The next provincial election is scheduled for Tuesday October 13, 2015.
That is a long way off.
The Progressive Conservatives are in perpetual campaign mode. They are operating under a take no prisoners approach, often more effective on the attack than either of the opposition parties. The Liberals, who held on to the role of official opposition by a hair, are in renewal mode. The New Democrats are adjusting to their new found position.
I do not expect either party’s current leader to take them into the 2015 campaign. The Liberals will select/anoint a new leader on November 17th 2013. The timing is good, in so much as it will give the new leader ample time to put his/her stamp on the party, get out to tour the province, fund raise and put together a strategic co-coordinated election campaign.
To put it all in perspective, Businessman Danny Williams announced his intention to become leader of the fledgling Progressive Conservative Party in 2000. He became leader in April of 2001. He was in the House of Assembly representing Humber West by June. He spent the next two years rebuilding, recruiting, fundraising and preparing for the election.
My point is that whoever takes the job, they need the time to organize, build a profile, recruit, fundraise and resuscitate those hibernating Liberals.
The New Democrats are not saddled with debt but their provincial organization remains disjointed and weak. A new leader, presumably from within caucus is going to inherit the best situation that any incoming New Democrat has ever had. They will have to overcome some bruised egos from the leadership contest and implement their vision over a party that has been reluctant to change, held back by the small the founders who prefer agitation to electoral success. This will be a pivotal moment for the NDP. If they are to leapfrog the Liberals they need to elect more MHAs.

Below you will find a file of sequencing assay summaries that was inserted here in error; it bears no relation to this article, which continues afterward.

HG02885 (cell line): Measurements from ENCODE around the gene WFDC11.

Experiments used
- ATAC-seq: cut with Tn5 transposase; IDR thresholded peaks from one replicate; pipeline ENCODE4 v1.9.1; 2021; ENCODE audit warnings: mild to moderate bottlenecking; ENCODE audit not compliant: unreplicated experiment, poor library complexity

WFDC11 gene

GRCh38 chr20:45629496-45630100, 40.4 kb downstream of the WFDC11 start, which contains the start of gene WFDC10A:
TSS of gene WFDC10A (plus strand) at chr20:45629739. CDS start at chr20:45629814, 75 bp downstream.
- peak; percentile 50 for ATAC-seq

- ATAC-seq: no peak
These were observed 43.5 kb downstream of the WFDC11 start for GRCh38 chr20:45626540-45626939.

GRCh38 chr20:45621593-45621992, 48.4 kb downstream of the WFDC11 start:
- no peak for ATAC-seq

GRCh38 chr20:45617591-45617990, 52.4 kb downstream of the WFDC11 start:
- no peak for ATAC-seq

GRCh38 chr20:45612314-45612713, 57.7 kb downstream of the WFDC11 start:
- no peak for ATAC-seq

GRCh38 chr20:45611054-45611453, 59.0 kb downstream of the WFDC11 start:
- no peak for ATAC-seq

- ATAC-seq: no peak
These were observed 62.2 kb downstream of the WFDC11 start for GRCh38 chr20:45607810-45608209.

This is going to take a new type of leadership. Although the NDP were able to make great headway, electing one rural member, and nearly electing two others, they need to close the deal and deliver MHAs from all across the rural landscape if they hope to form a government, or seize the official opposition. That is going to take a person who knows, understands and preferably is from rural Newfoundland and Labrador. That person also needs to acceptable and electable in St. John’s. A couple of people come to mind. Time will tell what the outcome of the transition from the capable hands of Loraine Micheal to the unknown will produce.
The P.C’s offer a new leader the resources of government and the title of Premier. They are flush with cash but have grown a little long in the tooth. What was fresh in 2003 is going to look old in 2015. When Premier Dunderdale packs it in, others from the class of 2003 will have to make some career decisions. Will they stay, will they go? No one who has joined the caucus, with the notable exception of Natural Resources Minister Jerome Kennedy, has made much of an impression. What ever it is that kept Kennedy out of the race last time will undoubtedly prevent him from running for the top job this time.
The other big advantage the PC’s have is that they will probably be the last of the three parties to renew the top job. They will have the advantage of selecting someone to balance the strengths and weaknesses of the new NDP and Liberal leaders.
The party needs some new blood, some vision and a leader with zest, charisma & integrity. That is a tall order for a party that has been in power for three terms. That said there are plenty of eager beavers in the backbench that want the job. Folks like David Brazil, Keith Hutchings, perennial boy scout Steve Kent, Derick Dalley, Paul Davis and Charlene Johnson will all undoubtedly hear the call. The question is, who will be chosen?
It should make for an interesting couple of years on the local political front.